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USF officials say continuing to have classes at the mall movie theaters is a strong possibility.

The billboard outside the University 16 Theaters at University Mall not only posts the different movies being shown at the theater for the week, but also a greeting: “Welcome USF Students.” It is a greeting to premiere the new movie theater project that started at the beginning of the semester. The project is a trial run to see if the theaters serve as a good classroom environment and to help USF officials offer as many available spaces in classes as they can due to budget cuts. The review of the project seems to be a positive one.

Vice Provost Catherine Batsche, chairwoman for the University Mall theater project, said the project has gone well. She helped USF’s President Judy Genshaft come up with the proposal after reviewing a similar project the University of Central Florida had years prior.

“The faculty have been terrific and seem to be pleased with the (audiovisual) equipment, the classrooms, the parking and the general classroom environment,” Batsche said in an e-mail to various faculty members and student representatives.As of this week, the final numbers of students attending the movie theaters for class was up to 1,913.

“That’s up almost 200 from the first day numbers of 1,717,” Batsche said.

Batsche said the students have also been positive about the project.

“The students had a little trouble adjusting their schedules and trying to find the exact location of the classrooms,” she said. “But they also said something positive to balance their concern. For example, the seats are more comfortable, and they liked being able to go to the food court.”

Batsche said the university helped prepare the students for having class in a movie theater.

“We sent letters to all the students over the holidays and provided them with the shuttle schedule maps and parking directions,” she said. “We also asked them to check their schedules to make sure they had adequate time to travel back and forth to campus.”

But even with the maps and handouts, students still lost their way.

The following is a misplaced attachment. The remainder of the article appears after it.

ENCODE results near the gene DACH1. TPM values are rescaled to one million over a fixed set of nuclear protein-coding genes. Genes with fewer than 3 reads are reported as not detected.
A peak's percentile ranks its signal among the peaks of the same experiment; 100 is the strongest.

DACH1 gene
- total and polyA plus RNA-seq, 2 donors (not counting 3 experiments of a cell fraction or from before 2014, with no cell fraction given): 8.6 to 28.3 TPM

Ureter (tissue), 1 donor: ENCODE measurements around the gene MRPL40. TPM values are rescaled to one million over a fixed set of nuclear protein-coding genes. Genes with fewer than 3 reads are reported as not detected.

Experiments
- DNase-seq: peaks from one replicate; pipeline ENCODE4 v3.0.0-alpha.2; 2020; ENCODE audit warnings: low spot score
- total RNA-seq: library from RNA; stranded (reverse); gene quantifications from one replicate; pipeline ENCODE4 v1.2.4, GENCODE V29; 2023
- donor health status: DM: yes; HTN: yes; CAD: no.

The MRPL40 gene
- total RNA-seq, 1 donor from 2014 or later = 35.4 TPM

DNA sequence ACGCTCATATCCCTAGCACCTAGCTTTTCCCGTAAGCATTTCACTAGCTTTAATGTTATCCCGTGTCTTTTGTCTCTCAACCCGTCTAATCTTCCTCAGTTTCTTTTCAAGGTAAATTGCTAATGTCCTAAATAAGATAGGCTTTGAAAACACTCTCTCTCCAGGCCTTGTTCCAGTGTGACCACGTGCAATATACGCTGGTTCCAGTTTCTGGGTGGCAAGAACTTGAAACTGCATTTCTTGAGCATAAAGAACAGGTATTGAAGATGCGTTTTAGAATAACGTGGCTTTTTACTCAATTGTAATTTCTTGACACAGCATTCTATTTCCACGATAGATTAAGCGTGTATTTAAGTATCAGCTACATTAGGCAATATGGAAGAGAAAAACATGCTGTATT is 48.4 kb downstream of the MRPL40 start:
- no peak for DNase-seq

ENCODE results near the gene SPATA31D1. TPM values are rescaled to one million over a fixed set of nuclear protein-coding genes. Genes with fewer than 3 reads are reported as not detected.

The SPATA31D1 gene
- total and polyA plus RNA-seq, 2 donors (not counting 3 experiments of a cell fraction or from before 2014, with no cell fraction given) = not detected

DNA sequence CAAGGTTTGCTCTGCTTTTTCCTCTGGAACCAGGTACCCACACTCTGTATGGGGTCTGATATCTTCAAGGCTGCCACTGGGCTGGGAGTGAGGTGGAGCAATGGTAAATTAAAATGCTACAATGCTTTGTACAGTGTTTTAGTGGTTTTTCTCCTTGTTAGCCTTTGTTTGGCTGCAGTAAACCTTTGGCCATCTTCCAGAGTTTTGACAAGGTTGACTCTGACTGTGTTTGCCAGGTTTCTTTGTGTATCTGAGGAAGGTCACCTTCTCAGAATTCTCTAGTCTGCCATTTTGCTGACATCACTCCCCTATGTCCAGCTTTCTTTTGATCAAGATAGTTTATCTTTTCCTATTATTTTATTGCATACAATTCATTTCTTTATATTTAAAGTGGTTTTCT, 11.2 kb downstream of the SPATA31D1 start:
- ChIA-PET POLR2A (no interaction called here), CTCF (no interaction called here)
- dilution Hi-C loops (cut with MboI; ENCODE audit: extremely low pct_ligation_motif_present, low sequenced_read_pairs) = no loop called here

“About 60 students went to the upstairs theaters the first day, and so we posted some people up there to give them correct directions,” Batsche said.

A few students had told the administration that they were concerned about travel time with the back-to-back classes they had. But in most classes, Batsche said, the faculty was helpful in advising them with these problems.

She also said some of the AV equipment was not working properly, but that problem was fixed, as well.

In order to help the students take notes, the university purchased lapboards. The lapboards serve as a flat surface for the students that they can pick up before class and drop off after class.

“I was surprised to see the students’ response to the lapboards. They are taking them and using them,” Batsche said.

The cost for the movie theater project is still being calculated, and the final budget should be compiled within the next few weeks. Batsche said that some of the estimated costs presented in the proposal have decreased because there are now only 10 courses taught in the theaters, instead of the original 16 courses planned.

The original proposed amount for staffing expenses was $11,000, and now Batsche said those expenses are only going to be $5,000.

“The lapboards were $6.36 each, and we ordered 600 of them,” Batsche said. “I think that is lower than the estimate.” The difference between the estimate in the proposal and the actual amount spent on lapboards is $13,334.

Batsche said there were also some miscellaneous expenses that were not put into the proposal but were needed.

“We are having to build a storage container that is going to cost $2,000,” she said. “Also a cell phone for the staff who are there in case they need to contact campus for additional support or if there is an emergency.”

Batsche said there is no phone line in the theaters, and it was less expensive to get a cell phone than put in a phone line. Renu Khator, interim dean for the College of Arts and Sciences, has been working on the theater project, as well. She said that everything she has heard has been wonderful.

“I haven’t heard of any real problems,” Khator said.

Khator said she feels that the theaters give both the administration and the students more flexibility with classes.

“We can have our ranked faculty in front of more students,” she said. “More students will be in touch with the professor instead of having a class with a graduate assistant or an adjunct professor.”

An example Khator used was the World Geography course. Currently, there are 284 students enrolled in the course. She said one would not think World Geography would be very popular, but because of the teacher, Henry Aruffo, the theaters give the opportunity to have that many students in that class.

“We can give the maximum resources with the movie theater classrooms, which is more interaction with professors and with students,” Khator said.

Batsche said she feels that while the project seemed a little “offbeat” at the beginning, it now seems like a natural partnership for the university to pursue.

“We are going to wait another week to see how things go, but I can’t see why we wouldn’t continue this next year,” Batsche said.